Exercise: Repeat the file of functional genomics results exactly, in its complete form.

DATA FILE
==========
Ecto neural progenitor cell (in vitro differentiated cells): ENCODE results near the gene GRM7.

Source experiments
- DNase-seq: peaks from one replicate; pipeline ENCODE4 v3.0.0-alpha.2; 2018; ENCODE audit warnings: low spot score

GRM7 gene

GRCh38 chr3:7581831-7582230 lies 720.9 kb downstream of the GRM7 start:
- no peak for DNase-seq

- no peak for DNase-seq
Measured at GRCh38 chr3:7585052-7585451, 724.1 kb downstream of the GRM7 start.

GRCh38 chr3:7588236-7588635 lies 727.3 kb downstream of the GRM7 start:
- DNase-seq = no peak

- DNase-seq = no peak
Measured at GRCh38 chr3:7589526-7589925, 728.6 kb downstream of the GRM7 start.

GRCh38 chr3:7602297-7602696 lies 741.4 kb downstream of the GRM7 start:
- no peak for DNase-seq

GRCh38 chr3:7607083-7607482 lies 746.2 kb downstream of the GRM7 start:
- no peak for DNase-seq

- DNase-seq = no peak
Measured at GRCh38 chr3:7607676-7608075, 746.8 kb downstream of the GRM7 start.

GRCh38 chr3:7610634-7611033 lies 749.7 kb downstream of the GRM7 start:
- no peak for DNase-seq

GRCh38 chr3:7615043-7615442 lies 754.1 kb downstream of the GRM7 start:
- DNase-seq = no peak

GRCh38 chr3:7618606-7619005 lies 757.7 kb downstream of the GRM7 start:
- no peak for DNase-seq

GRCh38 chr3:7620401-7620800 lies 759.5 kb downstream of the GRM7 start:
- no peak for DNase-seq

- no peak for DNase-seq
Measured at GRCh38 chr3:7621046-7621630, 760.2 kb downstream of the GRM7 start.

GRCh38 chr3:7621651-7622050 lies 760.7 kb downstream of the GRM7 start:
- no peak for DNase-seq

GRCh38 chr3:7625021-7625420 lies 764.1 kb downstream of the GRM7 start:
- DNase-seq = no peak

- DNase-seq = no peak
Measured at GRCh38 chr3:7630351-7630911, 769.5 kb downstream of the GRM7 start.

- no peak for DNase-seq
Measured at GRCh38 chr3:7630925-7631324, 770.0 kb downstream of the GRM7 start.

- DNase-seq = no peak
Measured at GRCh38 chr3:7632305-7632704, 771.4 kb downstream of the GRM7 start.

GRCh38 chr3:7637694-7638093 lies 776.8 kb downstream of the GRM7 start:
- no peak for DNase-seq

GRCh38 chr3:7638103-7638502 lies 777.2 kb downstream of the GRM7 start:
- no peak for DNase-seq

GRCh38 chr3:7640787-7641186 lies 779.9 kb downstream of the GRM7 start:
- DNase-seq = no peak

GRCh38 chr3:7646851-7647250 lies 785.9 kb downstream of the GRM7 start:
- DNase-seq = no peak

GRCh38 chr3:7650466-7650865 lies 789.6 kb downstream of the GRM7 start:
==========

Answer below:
Ecto neural progenitor cell (in vitro differentiated cells): ENCODE results near the gene GRM7.

Source experiments
- DNase-seq: peaks from one replicate; pipeline ENCODE4 v3.0.0-alpha.2; 2018; ENCODE audit warnings: low spot score

GRM7 gene

GRCh38 chr3:7581831-7582230 lies 720.9 kb downstream of the GRM7 start:
- no peak for DNase-seq

- no peak for DNase-seq
Measured at GRCh38 chr3:7585052-7585451, 724.1 kb downstream of the GRM7 start.

GRCh38 chr3:7588236-7588635 lies 727.3 kb downstream of the GRM7 start:
- DNase-seq = no peak

- DNase-seq = no peak
Measured at GRCh38 chr3:7589526-7589925, 728.6 kb downstream of the GRM7 start.

GRCh38 chr3:7602297-7602696 lies 741.4 kb downstream of the GRM7 start:
- no peak for DNase-seq

GRCh38 chr3:7607083-7607482 lies 746.2 kb downstream of the GRM7 start:
- no peak for DNase-seq

- DNase-seq = no peak
Measured at GRCh38 chr3:7607676-7608075, 746.8 kb downstream of the GRM7 start.

GRCh38 chr3:7610634-7611033 lies 749.7 kb downstream of the GRM7 start:
- no peak for DNase-seq

GRCh38 chr3:7615043-7615442 lies 754.1 kb downstream of the GRM7 start:
- DNase-seq = no peak

GRCh38 chr3:7618606-7619005 lies 757.7 kb downstream of the GRM7 start:
- no peak for DNase-seq

GRCh38 chr3:7620401-7620800 lies 759.5 kb downstream of the GRM7 start:
- no peak for DNase-seq

- no peak for DNase-seq
Measured at GRCh38 chr3:7621046-7621630, 760.2 kb downstream of the GRM7 start.

GRCh38 chr3:7621651-7622050 lies 760.7 kb downstream of the GRM7 start:
- no peak for DNase-seq

GRCh38 chr3:7625021-7625420 lies 764.1 kb downstream of the GRM7 start:
- DNase-seq = no peak

- DNase-seq = no peak
Measured at GRCh38 chr3:7630351-7630911, 769.5 kb downstream of the GRM7 start.

- no peak for DNase-seq
Measured at GRCh38 chr3:7630925-7631324, 770.0 kb downstream of the GRM7 start.

- DNase-seq = no peak
Measured at GRCh38 chr3:7632305-7632704, 771.4 kb downstream of the GRM7 start.

GRCh38 chr3:7637694-7638093 lies 776.8 kb downstream of the GRM7 start:
- no peak for DNase-seq

GRCh38 chr3:7638103-7638502 lies 777.2 kb downstream of the GRM7 start:
- no peak for DNase-seq

GRCh38 chr3:7640787-7641186 lies 779.9 kb downstream of the GRM7 start:
- DNase-seq = no peak

GRCh38 chr3:7646851-7647250 lies 785.9 kb downstream of the GRM7 start:
- DNase-seq = no peak

GRCh38 chr3:7650466-7650865 lies 789.6 kb downstream of the GRM7 start: